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Florida Student Athletes Are Now Being Asked To Track Their Menstrual Cycles Online

Florida Student Athletes Are Now Being Asked To Track Their Menstrual Cycles Online
Courtney Hale/Getty Images

Each year, student athletes across the country must be cleared to participate in sports by getting their annual physical from a doctor.

However, many school districts in Florida have sparked outrage following a change to their yearly routine.

Historically, annual physicals were recorded on a paper form with an optional section that asks students about their periods. Now, however, Florida Times-Union reported Florida's student athletes will be required to fill out the form online.

This means that information about the students previously kept secure at a school level is now reported digitally through a third party.

In the days following the Supreme Court's overturn of Roe v. Wade, people were urged to stop using period-tracking apps and to delete related reproductive health information from third party platforms in fear data collected through the trackers could be used against them in states where abortion is illegal.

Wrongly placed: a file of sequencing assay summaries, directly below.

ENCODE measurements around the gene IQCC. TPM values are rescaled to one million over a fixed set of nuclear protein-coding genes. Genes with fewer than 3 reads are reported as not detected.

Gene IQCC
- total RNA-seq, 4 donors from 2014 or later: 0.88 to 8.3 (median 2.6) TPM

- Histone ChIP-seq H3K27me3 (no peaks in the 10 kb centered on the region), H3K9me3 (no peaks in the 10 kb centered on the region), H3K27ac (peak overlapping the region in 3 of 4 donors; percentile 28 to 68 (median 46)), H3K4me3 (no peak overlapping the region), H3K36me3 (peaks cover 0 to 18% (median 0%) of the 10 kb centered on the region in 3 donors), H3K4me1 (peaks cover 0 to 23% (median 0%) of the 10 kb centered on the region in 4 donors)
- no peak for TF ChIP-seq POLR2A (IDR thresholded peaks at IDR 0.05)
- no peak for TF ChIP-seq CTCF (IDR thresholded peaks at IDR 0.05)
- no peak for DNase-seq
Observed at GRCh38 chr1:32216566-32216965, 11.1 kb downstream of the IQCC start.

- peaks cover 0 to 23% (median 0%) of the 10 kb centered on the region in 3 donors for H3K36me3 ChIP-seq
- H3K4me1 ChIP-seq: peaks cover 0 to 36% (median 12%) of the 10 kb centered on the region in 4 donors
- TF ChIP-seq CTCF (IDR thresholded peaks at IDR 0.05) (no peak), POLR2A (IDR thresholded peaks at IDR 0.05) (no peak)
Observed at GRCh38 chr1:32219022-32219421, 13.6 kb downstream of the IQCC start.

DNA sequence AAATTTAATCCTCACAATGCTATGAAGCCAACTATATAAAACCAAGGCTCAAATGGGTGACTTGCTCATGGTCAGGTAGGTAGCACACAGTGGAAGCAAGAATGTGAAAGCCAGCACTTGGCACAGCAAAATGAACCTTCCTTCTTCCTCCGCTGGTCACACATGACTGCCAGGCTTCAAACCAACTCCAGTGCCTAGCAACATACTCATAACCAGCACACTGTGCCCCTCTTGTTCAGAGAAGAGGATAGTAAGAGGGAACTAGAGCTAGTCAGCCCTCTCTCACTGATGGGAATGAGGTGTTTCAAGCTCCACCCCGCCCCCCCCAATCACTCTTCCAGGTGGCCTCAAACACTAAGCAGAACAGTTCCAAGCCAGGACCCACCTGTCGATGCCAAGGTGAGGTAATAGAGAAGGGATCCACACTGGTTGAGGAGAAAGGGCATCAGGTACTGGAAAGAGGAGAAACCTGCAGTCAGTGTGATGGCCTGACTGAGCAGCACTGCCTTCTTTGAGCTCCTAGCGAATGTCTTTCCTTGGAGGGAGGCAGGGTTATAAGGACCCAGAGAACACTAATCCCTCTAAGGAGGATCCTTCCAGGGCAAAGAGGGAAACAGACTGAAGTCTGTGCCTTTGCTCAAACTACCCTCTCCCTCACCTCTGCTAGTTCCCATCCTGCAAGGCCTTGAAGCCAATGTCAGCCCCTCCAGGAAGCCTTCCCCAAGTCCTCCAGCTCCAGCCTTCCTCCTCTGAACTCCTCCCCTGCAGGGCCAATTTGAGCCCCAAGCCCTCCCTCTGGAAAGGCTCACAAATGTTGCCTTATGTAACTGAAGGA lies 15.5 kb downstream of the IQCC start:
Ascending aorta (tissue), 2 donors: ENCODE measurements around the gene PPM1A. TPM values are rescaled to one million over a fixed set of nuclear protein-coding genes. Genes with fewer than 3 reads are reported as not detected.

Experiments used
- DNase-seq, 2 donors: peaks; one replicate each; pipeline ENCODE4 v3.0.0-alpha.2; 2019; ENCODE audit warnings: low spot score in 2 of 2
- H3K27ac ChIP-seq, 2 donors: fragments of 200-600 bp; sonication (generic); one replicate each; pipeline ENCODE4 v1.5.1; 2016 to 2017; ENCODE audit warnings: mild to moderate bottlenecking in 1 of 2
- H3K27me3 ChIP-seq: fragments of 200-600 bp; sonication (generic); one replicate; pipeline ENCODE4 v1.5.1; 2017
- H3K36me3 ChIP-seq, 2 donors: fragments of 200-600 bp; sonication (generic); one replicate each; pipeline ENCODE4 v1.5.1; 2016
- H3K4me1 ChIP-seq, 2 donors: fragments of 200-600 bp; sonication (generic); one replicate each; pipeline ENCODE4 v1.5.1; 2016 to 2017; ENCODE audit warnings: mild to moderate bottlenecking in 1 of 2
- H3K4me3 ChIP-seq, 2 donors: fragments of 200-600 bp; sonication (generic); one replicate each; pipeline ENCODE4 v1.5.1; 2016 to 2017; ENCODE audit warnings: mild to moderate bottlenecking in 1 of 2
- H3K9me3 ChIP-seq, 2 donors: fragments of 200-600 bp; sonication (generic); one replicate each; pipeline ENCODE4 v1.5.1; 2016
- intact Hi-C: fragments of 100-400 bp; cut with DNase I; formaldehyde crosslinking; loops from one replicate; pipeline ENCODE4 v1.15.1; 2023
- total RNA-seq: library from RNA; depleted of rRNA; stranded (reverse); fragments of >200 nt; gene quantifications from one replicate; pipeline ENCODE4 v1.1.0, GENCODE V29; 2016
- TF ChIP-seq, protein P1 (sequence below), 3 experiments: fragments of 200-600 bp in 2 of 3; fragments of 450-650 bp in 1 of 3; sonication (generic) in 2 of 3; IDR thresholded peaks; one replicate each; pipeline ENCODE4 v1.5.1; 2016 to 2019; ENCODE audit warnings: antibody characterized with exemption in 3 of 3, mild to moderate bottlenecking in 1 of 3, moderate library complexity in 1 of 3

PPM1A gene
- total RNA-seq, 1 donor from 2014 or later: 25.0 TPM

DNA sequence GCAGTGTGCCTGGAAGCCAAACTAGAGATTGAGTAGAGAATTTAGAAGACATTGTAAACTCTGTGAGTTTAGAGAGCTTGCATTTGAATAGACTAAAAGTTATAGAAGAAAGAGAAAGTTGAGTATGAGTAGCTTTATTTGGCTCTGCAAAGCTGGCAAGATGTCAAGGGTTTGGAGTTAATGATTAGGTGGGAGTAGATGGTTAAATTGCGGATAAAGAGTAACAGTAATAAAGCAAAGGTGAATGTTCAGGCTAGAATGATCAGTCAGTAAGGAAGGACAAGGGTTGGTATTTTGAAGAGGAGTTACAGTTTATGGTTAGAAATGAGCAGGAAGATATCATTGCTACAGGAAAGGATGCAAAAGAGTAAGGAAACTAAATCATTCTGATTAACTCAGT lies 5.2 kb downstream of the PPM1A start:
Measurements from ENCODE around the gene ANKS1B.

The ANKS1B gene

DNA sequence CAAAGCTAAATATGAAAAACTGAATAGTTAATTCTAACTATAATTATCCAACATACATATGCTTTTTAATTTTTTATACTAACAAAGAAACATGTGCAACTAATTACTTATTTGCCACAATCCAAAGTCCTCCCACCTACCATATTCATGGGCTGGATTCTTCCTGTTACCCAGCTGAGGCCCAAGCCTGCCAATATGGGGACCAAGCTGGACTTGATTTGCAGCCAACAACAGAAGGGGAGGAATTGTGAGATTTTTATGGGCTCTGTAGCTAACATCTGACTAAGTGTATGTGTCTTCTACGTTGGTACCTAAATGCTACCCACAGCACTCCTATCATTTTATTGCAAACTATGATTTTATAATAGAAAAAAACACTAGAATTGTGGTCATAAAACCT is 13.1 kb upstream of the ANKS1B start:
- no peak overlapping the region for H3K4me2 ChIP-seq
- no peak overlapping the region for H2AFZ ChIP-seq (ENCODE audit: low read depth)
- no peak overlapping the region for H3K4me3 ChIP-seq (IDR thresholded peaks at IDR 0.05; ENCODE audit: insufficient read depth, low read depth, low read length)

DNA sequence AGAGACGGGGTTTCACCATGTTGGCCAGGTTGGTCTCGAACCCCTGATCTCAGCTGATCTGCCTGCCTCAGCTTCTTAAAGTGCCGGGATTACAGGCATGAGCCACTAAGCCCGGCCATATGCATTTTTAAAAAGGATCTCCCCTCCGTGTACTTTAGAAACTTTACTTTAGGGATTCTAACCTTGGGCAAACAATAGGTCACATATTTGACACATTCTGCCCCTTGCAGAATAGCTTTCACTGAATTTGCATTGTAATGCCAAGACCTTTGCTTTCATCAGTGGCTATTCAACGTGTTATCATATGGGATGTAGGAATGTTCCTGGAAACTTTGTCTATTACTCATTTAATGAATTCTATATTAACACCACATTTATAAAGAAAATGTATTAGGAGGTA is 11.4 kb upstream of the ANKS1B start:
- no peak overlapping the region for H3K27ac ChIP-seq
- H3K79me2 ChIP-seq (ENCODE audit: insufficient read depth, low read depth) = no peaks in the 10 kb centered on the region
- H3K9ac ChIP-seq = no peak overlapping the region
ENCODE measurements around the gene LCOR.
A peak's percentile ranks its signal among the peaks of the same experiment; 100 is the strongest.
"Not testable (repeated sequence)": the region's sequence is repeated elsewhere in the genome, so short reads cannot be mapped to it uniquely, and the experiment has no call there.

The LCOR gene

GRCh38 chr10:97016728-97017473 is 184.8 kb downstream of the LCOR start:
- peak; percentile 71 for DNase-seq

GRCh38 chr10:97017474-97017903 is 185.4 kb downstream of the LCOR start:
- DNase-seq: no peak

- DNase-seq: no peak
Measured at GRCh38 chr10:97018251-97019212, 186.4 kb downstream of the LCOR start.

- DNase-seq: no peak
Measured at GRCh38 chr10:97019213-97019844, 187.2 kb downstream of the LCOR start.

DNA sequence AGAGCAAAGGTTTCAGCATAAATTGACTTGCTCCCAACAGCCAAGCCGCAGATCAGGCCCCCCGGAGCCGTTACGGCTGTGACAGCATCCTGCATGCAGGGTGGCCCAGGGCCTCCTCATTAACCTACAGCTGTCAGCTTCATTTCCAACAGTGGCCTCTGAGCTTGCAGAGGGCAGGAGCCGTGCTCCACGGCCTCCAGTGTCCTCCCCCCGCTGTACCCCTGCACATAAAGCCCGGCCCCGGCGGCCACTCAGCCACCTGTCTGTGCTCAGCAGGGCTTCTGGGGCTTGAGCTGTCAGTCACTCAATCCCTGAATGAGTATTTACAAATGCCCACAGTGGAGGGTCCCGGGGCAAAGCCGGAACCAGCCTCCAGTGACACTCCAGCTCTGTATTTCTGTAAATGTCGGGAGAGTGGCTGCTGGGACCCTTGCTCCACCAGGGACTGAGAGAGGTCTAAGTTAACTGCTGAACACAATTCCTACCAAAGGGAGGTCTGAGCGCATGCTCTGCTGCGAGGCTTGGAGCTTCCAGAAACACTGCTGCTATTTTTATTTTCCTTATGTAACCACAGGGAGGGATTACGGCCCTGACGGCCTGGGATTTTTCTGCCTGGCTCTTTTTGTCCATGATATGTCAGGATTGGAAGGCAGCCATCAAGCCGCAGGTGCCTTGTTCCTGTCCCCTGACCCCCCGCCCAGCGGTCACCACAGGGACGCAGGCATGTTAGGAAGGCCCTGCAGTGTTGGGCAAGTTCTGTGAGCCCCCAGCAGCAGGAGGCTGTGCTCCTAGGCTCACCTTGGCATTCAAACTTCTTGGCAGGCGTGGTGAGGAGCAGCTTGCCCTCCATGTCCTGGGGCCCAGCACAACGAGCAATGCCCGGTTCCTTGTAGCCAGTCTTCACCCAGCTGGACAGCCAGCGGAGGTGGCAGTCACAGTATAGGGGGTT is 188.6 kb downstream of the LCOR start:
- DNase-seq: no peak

In Florida, both parents and doctors are concerned and wonder why the information is being collected in the first place.

Information gathered on the form includes age of first menstruation, date of most recent period, timing of menstrual cycle, number of periods in the past year and the longest amount of time between periods in the last year.

This data will now be stored on a digital platform operated by Aktivate, a third-party software company founded by former News Corp. executive John Miller. The company was founded just last year.

As Twitter users caught wind of the situation, they shared their support for the athletes as well as disgust with the new requirements.

Previously all the school was required to have on file following a student's physical examination was the signature page on which the doctor signed to clear the student athlete. Now the full form will be on file for seven years, the retention period for such documents.

One doctor told the FloridaTimes-Union:

"I think we're all on edge right now."

He, along with many other doctors and parents, fear the student information will not be kept private.